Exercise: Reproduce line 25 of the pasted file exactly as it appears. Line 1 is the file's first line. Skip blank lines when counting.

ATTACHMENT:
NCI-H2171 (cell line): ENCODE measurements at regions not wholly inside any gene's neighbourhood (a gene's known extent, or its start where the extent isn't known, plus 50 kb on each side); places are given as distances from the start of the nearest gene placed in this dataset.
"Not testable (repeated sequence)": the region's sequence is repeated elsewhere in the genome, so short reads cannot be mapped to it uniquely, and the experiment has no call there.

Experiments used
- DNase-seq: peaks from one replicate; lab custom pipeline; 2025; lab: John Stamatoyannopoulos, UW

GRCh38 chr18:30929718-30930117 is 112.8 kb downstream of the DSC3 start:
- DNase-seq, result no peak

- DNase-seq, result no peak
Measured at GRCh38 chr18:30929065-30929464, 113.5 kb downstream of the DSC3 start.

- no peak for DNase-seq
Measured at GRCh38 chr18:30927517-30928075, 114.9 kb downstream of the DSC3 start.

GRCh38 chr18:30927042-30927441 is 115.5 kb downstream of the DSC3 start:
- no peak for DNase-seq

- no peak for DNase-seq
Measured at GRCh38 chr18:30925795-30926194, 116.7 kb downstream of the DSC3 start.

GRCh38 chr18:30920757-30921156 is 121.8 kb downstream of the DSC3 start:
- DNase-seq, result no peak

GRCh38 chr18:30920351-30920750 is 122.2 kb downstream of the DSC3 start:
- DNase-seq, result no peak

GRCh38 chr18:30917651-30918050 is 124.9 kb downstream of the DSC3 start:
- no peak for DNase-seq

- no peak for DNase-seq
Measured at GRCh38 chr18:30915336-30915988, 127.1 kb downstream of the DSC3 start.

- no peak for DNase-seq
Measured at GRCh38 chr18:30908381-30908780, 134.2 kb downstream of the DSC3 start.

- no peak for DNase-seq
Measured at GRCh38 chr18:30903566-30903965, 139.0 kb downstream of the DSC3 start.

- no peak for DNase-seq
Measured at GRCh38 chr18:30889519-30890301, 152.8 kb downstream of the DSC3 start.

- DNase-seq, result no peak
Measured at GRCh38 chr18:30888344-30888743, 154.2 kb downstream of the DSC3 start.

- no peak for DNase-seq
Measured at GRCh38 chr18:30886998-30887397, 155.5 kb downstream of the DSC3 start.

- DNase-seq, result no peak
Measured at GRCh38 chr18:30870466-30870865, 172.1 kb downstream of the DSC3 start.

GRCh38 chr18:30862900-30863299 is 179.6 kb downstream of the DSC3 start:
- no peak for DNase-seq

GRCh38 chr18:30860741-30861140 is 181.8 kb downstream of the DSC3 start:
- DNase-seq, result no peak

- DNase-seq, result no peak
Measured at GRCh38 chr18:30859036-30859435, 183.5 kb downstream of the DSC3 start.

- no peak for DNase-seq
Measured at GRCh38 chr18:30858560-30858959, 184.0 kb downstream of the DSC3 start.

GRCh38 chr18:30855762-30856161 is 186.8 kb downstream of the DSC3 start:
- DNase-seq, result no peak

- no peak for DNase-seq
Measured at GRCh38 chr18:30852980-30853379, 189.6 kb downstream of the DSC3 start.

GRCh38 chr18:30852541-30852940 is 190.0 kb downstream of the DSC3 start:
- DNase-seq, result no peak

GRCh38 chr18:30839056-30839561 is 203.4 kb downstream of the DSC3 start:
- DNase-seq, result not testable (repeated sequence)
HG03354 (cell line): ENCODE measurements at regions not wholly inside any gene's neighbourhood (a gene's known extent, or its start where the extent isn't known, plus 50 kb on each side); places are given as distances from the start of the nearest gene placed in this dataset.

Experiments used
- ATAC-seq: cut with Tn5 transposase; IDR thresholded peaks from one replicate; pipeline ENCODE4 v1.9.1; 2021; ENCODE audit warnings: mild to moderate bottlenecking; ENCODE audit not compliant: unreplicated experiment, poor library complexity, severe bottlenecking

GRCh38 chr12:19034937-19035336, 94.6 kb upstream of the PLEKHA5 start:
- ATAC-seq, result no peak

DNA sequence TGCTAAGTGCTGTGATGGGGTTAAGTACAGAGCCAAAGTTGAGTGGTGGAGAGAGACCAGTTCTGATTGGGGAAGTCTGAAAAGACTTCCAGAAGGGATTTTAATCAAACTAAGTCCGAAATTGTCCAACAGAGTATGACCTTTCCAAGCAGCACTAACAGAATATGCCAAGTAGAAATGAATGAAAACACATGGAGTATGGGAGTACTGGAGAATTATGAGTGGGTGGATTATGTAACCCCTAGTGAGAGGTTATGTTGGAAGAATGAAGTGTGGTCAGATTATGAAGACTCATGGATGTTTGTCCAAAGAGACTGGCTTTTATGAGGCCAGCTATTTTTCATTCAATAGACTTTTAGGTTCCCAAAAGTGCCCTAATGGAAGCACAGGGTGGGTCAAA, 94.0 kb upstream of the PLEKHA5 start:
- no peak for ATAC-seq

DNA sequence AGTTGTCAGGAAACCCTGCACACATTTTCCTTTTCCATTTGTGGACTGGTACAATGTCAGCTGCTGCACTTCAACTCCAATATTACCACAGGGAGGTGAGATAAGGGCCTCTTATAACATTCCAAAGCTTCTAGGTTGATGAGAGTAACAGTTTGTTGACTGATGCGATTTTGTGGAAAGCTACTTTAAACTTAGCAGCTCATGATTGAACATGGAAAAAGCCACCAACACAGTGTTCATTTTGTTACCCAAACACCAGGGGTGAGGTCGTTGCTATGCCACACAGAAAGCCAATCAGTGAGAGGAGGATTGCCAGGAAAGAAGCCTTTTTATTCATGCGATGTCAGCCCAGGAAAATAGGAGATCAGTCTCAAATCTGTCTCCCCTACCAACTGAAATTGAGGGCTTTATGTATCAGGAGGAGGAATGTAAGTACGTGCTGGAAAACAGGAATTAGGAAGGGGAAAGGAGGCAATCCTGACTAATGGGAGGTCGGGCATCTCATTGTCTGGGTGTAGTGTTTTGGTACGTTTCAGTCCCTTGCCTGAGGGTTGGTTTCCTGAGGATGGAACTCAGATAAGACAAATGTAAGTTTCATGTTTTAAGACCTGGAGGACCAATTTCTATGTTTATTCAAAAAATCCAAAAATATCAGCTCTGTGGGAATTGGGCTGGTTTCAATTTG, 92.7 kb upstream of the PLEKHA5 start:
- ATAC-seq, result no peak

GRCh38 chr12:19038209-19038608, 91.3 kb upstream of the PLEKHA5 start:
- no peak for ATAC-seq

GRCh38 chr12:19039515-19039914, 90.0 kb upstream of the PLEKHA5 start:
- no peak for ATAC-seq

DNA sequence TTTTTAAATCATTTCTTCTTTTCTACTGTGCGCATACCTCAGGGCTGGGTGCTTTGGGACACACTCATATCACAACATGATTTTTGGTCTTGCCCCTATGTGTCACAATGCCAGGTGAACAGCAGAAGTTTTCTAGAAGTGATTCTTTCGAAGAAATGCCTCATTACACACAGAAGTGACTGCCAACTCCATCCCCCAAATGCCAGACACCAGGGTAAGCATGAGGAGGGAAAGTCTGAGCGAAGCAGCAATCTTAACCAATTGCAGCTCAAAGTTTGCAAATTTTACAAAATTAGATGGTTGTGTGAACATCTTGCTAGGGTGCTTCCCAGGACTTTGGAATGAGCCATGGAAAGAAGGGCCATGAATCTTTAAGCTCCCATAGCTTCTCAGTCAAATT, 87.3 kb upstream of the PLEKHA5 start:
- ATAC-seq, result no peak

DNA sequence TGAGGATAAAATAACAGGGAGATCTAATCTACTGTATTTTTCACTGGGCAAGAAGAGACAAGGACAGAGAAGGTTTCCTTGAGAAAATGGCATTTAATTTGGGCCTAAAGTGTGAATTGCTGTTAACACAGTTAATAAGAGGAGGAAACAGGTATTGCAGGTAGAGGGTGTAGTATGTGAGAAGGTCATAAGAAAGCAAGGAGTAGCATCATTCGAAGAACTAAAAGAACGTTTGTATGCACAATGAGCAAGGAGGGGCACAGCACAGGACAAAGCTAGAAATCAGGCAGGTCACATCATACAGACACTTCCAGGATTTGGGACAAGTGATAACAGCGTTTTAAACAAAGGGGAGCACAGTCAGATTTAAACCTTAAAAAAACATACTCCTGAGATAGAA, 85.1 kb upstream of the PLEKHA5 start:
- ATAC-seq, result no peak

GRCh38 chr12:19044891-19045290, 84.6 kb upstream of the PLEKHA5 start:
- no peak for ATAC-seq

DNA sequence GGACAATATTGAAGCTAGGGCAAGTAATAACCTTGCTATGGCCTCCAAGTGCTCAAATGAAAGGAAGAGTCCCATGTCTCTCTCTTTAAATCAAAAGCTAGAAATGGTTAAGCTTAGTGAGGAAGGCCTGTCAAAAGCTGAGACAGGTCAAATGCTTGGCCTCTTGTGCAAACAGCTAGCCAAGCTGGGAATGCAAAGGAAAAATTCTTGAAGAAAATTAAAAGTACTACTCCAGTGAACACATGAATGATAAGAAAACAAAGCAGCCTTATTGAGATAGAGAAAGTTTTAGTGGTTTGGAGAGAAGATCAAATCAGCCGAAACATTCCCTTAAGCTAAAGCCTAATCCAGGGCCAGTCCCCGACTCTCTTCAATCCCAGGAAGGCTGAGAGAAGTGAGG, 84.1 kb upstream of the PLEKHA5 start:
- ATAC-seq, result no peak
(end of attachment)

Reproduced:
- no peak for DNase-seq